More than 50 years ago, in order to make a phone call on the Island, one had to pick up the phone and tell the operator whom to call.
Students who were enrolled in the Shelter Island Historical Society’s “Time Travelers” program this week, heard about how they made phone calls a half century ago from original telephone operators.
“The children hear a great deal about past culture on and off the Island from numerous senior citizen volunteers,” noted camp co-director, Heather Reylek. Heather is in charge of the musical end of the curriculum.
On the first day, which covered the 1950s to the present, she had music from that time. For the 1800s, later in the week, they learned “Old Abe Lincoln Came out of the Wilderness,” a rousing campaign song “that was popular with real people at the time,” Heather said.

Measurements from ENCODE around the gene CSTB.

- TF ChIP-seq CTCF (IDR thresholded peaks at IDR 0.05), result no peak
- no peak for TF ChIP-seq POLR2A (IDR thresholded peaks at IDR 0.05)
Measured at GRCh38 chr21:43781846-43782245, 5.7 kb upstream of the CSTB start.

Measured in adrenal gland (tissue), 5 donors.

The program ran from Monday, August 3 and continues through Friday, August 7 from 9 a.m. to 12 noon and explored something different each day, according to the other co-director, Sarah Shepherd.
“Each day we stepped back in time, ending up in the Colonial period and life among the Native Americans,” Sarah explained.
Shelter Island history was also explored and how it extended to the world of theater and music.
“The musical theater component had well-known Island figures, including Miss Annie, Captain Ed Cartwright and Ralph Duvall, portrayed by students,” Heather said.
I learned that throughout the five days, students were exposed to a variety of artists and craftsmen, including printmakers, rug braiders and computer artists.
“Every student will learn to play the harmonica at the end of the program,” Heather said.
Sarah, a beekeeper and herbalist, enlisted the help of her father, Gene, who made ice cream for everyone with his vintage machine.
The program is held under the auspices of Historical Society trustee Kathy Gooding and is in its third year. My granddaughter Myla participated for the past two years and attended it again this year.